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Worcestershire Nurses Celebrate International Nurses Day

Each year the invaluable role that nurses play in keeping people in Worcestershire, across the UK, and around the world as healthy and independent as possible is recognised on International Nurses Day.

Kidderminster nurses

The celebration has been held annually on May 12 for around 40 years, a date selected to coincide with the anniversary of the birth of Florence Nightingale, a symbol of pioneering nursing.

Each year we celebrate our nurses’ work following the six Cs of high-quality nursing care: compassion, competence, communication, courage and commitment

In Worcestershire nurses will be sending cakes to wards at the Alexandra Hospital, Kidderminster Hospital and Treatment Centre and The Worcestershire Royal Hospital as an afternoon treat.

Other activities include public facing stalls with goodies available at the three hospitals

Jan Stevens chief nurse at Worcestershire Acute Hospitals NHS Trust said:

"Celebrating International Nurses Day is a great way to reflect on what makes us proud to be nurses and how our roles help and support patients and their families and carers. It’s a great opportunity for us to celebrate the work and professionalism of our nurses who are so dedicated to improving the health of people here in Worcestershire.

“Nursing is an extremely rewarding profession – and much more than a ‘job’.

“Nurses are vital in not only helping the health and care system meet the increasing and changing needs of our patients today but also in developing and delivering an NHS and care system that is fit for the future.

“I come to work to make a difference to staff and patients, ensuring our patients have the best possible experience. I am proud of the incredible effort our nursing teams make to provide expert, compassionate care every day – thank you.”

As part of International Nurses Day our Worcestershire Nurses have been talking about their pride, their backgrounds and how became nurses, here are some of their stories:

Stories of Worcestershire Nurses

Jo Logan

“After I completed my degree which was not in nursing, I was not sure what I wanted to do. I’d worked as a healthcare assistant during holidays and had enjoyed this. I thought being a nurse was a job that I could do and enjoy.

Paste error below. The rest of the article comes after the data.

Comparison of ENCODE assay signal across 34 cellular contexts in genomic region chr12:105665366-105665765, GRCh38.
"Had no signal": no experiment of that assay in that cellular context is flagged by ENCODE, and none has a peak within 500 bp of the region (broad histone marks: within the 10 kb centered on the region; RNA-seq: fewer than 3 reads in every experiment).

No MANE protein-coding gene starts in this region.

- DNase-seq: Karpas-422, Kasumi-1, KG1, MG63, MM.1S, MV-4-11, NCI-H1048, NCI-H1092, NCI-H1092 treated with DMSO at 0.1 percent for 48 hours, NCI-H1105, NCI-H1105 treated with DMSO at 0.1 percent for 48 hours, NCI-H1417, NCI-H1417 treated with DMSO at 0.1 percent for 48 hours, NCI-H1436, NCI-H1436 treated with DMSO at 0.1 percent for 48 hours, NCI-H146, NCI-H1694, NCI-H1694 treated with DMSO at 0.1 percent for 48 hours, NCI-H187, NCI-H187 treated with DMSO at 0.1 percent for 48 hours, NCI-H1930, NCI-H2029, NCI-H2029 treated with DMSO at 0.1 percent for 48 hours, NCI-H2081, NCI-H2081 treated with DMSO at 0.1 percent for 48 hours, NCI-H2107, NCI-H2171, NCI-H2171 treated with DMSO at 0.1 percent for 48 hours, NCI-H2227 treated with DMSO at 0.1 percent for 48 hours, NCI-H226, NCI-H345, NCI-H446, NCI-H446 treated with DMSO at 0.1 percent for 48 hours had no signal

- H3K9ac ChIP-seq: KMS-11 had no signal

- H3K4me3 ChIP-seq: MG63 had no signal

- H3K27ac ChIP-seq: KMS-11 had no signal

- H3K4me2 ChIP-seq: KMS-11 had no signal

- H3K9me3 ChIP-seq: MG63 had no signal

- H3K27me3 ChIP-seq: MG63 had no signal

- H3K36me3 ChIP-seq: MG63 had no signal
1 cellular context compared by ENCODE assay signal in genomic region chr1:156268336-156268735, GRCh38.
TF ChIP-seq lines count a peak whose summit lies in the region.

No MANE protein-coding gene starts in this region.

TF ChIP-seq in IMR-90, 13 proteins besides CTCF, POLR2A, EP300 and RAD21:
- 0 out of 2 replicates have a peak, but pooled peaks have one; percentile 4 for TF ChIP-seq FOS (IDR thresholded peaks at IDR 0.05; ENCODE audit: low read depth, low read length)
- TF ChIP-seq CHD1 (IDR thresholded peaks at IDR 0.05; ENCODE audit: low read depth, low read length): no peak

“I trained at the University of Leeds and had my placements at St. James’ and Leeds General Infirmary.

“I’ve been nursing now for over 20 years and I still love my job. It’s not always easy but it is varied and no two days are the same. You get to make a difference every day.

“The thing that I enjoy most about my job is that it is diverse and that we get to work with patients and staff on all sites.

“When I’m not at work I enjoy walking, playing tennis and socialising with family and friends”.

Tracey Mourino

“I am Tracey Mourino and I am NOT related to the “special one” (it is spelt differently), I am married and have two teenage children who are special to me! When I am not at work my social life revolves around them.

“I wanted a hands on job that was not the same every day and I spent a week on a ward for work experience at the age 16 and loved it.

“I knew I didn’t want to train to be a teacher as my Mum and 3 Aunts and 2 Uncles were teachers and family gatherings growing up the conversation revolved around the woes of education!

“I trained at Warwick School of Nursing which was based at Warwick hospital and qualified in 1993.

“Quite ironically I have now stepped into a teaching role which I absolutely love and still no day is the same.

“For me part of the attraction of being a nurse is that the opportunities and diversity of a career in nursing means that you are never “just a nurse”.

Lisa Miruszenko

“I am Lisa Miruszenko and I am the deputy chief nurse at the trust.

“I didn’t know what I wanted to do when I left school but I started as a health care assistant at 18years of age at Moseley Hall Hospital in Birmingham. and really enjoyed the role.

“After 5 years the ward sister inspired me to do my nurse training at the age of 23. I completed my nurse training at Dudley Road Hospital in Birmingham (now known as City Sandwell)

“I stayed at City Hospital for thirteen years before moved on to the QEH in Birmingham for 12 years before moving to Worcester as deputy chief nursing officer.

“I have been very privileged at working in a variety of different specialities and roles with in the NHS. Improving patient care is fundamental in everything I do.

“Nursing has a lot to offer as a career not only is it extremely rewarding but also has lots of variety... every day is a different day!”

Worcestershire Acute Hospitals NHS Trust is also publicising the day on social media via our Twitter feed @WorcsAcuteNHS and on our Facebook page /worcestershireacutehospitalsnhstrust.

4ward is our Trustwide culture change programme which is helping us build a more positive, supportive workplace for the benefit of our patients and colleagues. At its heart are our four 4ward Behaviours.